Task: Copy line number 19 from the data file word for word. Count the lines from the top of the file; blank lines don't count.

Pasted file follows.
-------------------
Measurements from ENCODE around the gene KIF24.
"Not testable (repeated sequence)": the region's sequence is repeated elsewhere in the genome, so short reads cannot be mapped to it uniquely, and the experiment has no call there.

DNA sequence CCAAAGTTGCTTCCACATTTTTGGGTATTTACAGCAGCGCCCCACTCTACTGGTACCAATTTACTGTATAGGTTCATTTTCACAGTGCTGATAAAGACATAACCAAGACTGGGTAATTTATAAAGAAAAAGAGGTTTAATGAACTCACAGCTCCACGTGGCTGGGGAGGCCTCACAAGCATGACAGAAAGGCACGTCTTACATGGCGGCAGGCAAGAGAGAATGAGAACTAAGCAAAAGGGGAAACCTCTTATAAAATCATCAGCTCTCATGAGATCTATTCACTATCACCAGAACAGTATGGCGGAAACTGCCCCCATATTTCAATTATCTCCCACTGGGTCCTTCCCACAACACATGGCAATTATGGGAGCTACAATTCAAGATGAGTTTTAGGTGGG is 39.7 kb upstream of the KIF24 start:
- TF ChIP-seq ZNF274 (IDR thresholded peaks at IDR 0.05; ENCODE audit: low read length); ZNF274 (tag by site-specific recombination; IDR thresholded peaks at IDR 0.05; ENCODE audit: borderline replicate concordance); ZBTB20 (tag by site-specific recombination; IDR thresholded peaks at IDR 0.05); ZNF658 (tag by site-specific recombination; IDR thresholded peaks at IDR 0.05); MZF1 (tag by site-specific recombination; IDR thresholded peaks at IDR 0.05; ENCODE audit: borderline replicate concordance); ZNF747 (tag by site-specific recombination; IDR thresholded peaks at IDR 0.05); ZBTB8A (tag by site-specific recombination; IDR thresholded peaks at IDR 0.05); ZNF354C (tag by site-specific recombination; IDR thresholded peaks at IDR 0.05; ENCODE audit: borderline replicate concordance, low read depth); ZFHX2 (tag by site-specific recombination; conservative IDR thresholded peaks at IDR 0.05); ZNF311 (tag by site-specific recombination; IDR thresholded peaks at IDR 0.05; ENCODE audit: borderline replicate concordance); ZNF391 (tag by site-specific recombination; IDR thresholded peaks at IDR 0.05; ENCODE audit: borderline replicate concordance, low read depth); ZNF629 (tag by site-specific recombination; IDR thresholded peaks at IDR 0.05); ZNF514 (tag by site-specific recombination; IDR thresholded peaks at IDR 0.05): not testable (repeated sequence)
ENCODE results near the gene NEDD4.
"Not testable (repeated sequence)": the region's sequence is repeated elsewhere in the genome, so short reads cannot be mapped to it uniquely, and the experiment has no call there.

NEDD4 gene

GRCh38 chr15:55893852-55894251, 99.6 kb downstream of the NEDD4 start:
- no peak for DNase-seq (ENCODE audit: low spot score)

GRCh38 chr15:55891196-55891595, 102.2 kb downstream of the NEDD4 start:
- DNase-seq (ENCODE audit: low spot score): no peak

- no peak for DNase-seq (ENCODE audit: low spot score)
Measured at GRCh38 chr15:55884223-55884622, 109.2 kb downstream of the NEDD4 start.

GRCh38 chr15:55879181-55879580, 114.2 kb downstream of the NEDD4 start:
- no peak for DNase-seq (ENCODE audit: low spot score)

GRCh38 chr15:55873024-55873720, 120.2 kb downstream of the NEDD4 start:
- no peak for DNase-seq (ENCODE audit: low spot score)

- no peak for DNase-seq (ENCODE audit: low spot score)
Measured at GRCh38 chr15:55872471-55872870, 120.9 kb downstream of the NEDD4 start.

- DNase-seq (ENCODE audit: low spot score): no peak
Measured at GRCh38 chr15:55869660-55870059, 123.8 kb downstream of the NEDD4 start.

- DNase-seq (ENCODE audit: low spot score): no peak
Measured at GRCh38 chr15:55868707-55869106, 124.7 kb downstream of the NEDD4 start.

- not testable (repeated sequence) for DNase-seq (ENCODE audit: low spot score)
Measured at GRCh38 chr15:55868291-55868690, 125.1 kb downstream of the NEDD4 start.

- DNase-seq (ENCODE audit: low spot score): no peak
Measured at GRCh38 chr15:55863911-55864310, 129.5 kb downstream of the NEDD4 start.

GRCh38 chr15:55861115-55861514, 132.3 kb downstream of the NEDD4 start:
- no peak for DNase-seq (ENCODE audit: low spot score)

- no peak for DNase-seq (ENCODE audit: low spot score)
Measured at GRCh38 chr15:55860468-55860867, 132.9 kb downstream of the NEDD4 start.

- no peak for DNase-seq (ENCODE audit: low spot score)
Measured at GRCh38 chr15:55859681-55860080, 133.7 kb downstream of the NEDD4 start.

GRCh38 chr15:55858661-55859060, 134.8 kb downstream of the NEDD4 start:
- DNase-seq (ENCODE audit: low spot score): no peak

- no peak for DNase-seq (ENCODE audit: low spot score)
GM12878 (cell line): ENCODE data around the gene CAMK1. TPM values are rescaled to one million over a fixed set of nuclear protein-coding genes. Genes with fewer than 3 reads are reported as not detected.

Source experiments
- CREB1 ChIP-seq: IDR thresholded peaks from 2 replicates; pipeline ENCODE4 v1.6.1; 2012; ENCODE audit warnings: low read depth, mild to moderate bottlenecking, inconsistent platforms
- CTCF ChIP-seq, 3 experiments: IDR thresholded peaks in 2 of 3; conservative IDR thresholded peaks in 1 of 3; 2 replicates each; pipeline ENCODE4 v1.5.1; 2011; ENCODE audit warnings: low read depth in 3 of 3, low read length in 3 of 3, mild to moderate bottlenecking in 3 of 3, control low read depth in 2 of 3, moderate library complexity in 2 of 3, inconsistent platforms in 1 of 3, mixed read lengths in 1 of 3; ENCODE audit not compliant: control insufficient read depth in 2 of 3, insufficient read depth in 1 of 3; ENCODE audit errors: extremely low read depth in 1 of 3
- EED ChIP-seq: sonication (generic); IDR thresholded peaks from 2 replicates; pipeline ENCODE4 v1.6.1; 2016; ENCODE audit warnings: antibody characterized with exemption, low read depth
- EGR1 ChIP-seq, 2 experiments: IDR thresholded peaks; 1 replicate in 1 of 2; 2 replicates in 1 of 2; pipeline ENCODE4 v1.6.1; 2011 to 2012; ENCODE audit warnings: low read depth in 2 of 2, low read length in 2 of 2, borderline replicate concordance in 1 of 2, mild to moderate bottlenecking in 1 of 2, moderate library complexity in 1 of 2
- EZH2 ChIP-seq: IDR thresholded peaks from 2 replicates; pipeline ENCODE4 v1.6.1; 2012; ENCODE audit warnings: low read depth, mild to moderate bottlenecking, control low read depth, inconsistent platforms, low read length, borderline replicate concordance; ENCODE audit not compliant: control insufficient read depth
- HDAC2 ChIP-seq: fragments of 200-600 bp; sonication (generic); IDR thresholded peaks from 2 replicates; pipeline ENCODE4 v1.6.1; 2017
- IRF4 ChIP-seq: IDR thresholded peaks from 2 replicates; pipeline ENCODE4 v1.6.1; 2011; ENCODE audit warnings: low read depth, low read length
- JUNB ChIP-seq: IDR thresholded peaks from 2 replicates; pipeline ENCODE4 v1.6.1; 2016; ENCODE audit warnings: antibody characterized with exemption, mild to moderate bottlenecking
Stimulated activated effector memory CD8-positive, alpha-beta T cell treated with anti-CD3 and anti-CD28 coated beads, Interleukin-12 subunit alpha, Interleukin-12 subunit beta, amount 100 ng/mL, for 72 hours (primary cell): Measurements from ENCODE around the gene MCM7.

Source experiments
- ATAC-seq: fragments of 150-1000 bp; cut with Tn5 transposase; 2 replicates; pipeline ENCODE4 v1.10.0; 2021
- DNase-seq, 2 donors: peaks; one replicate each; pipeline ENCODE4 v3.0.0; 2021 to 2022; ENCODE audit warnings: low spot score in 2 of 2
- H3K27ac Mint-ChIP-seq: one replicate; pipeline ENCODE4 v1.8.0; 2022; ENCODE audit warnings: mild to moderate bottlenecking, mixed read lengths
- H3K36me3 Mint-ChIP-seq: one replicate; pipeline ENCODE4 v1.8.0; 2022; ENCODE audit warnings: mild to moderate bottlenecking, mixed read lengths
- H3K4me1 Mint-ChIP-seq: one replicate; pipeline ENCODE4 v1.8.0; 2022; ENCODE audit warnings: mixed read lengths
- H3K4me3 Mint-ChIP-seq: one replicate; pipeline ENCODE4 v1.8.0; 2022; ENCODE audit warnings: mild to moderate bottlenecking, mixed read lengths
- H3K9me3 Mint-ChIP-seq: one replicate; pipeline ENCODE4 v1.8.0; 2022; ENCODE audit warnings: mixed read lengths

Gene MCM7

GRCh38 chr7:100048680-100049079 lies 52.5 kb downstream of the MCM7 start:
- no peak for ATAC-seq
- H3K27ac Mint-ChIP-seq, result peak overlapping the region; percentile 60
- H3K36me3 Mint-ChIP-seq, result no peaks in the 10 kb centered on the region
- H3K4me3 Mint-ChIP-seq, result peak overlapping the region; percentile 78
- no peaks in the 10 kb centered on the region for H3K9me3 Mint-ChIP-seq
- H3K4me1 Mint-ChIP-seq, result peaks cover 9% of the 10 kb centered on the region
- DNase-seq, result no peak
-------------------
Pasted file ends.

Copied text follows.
Measured at GRCh38 chr15:55872471-55872870, 120.9 kb downstream of the NEDD4 start.